Africa Industrialization day strives to bring global media awareness to the challenges that face Africa’s progression towards becoming a more industrialized nation. In 1989, the United Nations general assembly proclaimed November 20th as Africa Industrialization Day. The observation of this day is managed by The United Nations Industrial Development Organization (UNIDO). UNIDO is heavily invested in assisting Africa with its continued development of new technology, infrastructure, and mechanization.
As we explore ways to support our growing population, many believe that Africa may hold the key to finding a solution. According to the Food and Agriculture Organization of the United Nations (FAO), 15% of the world’s arable land is located in Africa. As of today, it is estimated that 86% of this land remains unutilized. However, through training in efficient farming practices and technology, farmers in Africa can be enabled manage this fertile land. In order for professional farming to succeed in Africa, governments and members of the private sector must work together and invest in Africa’s future.
AGCO understands the potential solutions that Africa may provide in our mission to address global food scarcity. That is why we are committed to investing USD 100 million for the development of Africa’s agriculture. AGCO’s Zambia model farm and training center will teach general mechanization to small and medium scale farmers, and provide training to large scale farmers on how to operate high specification tractors. Jason Burbidge, our General Manager of AGCO Zambia, states that “While there is no one solution to address food production and food security, AGCO is right at the heart of a sustained and carefully planned effort, developing capabilities that will help ensure farmers know how to produce food efficiently and responsibly.”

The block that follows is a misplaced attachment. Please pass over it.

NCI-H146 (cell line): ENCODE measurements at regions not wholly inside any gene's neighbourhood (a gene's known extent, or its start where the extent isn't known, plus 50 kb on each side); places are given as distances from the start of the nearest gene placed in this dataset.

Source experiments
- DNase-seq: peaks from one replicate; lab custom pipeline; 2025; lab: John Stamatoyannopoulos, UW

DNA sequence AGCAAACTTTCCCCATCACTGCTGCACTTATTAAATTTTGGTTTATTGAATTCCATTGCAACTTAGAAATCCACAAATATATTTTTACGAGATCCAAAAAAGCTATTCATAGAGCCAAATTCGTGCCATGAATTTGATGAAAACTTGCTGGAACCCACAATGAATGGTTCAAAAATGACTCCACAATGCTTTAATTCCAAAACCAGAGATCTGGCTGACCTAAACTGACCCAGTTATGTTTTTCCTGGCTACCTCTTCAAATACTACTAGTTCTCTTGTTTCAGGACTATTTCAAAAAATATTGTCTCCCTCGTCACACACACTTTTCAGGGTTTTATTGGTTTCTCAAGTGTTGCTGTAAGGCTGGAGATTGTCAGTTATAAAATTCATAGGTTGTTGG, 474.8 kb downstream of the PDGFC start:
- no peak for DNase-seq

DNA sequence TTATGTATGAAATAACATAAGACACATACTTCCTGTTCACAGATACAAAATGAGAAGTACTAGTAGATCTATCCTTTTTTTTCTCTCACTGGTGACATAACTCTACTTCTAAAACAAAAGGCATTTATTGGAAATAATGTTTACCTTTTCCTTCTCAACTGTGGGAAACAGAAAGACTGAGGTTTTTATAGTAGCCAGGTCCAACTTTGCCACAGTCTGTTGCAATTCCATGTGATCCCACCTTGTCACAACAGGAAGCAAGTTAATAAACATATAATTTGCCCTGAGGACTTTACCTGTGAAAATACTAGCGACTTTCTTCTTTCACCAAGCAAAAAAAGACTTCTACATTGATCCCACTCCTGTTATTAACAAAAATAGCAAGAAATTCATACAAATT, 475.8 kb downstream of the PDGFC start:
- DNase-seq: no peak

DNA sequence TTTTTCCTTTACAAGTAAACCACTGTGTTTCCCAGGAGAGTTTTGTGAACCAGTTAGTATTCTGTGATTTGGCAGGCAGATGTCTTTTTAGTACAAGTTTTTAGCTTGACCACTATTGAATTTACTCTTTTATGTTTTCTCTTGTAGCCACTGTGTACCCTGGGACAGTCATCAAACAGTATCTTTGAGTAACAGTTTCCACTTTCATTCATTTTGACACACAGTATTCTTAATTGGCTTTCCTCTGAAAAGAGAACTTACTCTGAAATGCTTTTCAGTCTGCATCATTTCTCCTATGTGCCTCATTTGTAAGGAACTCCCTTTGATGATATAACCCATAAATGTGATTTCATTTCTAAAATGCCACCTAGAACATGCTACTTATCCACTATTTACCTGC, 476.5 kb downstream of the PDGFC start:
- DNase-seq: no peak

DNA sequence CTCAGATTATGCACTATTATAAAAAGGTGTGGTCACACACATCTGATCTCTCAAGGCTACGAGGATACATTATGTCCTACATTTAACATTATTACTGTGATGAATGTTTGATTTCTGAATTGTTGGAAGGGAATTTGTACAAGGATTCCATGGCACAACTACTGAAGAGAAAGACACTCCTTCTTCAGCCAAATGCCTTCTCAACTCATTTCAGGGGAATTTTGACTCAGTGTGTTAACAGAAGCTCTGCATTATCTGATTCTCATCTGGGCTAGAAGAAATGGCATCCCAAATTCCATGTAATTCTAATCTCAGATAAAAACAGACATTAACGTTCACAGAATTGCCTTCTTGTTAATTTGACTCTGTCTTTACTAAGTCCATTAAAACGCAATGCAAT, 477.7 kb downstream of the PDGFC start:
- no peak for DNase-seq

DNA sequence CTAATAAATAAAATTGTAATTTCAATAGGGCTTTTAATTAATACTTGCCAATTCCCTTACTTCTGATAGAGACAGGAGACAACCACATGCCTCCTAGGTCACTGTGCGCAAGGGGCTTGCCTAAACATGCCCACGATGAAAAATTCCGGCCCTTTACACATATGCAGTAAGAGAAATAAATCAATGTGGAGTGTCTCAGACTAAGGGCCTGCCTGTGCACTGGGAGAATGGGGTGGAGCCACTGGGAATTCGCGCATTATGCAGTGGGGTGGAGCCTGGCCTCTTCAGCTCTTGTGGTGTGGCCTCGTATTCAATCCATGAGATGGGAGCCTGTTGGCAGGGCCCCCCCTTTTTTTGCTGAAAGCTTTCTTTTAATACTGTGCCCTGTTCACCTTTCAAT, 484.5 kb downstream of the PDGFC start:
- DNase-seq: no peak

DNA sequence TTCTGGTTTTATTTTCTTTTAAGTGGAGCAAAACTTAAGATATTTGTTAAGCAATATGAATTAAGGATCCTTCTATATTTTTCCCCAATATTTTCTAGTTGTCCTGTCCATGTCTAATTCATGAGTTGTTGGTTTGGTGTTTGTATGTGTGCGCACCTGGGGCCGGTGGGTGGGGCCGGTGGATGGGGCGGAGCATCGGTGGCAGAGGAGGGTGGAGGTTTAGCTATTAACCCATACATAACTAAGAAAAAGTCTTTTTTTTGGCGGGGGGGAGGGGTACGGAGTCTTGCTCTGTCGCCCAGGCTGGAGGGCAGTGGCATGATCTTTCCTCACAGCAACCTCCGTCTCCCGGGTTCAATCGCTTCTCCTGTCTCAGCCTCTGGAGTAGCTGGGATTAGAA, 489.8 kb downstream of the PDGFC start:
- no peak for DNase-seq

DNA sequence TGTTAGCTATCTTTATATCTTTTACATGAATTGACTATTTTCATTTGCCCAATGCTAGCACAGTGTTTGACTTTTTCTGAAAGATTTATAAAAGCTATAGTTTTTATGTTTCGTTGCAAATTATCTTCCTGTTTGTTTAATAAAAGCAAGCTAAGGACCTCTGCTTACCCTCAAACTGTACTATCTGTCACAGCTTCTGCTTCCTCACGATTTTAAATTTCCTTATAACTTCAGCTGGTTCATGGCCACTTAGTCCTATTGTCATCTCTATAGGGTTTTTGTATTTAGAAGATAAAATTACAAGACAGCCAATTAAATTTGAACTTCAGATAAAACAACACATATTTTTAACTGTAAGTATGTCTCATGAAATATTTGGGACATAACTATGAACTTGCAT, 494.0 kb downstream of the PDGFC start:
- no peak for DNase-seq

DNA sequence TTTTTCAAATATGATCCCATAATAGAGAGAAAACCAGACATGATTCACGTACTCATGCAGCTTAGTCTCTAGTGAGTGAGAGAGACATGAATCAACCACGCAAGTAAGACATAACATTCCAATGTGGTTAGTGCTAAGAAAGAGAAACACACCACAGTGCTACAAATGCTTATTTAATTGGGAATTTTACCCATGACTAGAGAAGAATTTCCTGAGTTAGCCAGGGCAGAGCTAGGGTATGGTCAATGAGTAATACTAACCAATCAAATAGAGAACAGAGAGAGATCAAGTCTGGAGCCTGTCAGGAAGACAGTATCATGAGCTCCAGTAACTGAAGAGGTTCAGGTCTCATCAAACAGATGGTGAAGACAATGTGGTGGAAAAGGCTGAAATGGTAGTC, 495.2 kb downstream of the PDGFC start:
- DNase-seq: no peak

There is no doubt that growing Africa’s agricultural sector will be challenging. Earlier this year, AGCO hosted its first Africa Summit. Discussions took place about the challenges facing Africa’s agriculture, and ideas for managing them were shared. We look forward to reporting back on the progress that we and our partners have made for Africa’s agriculture.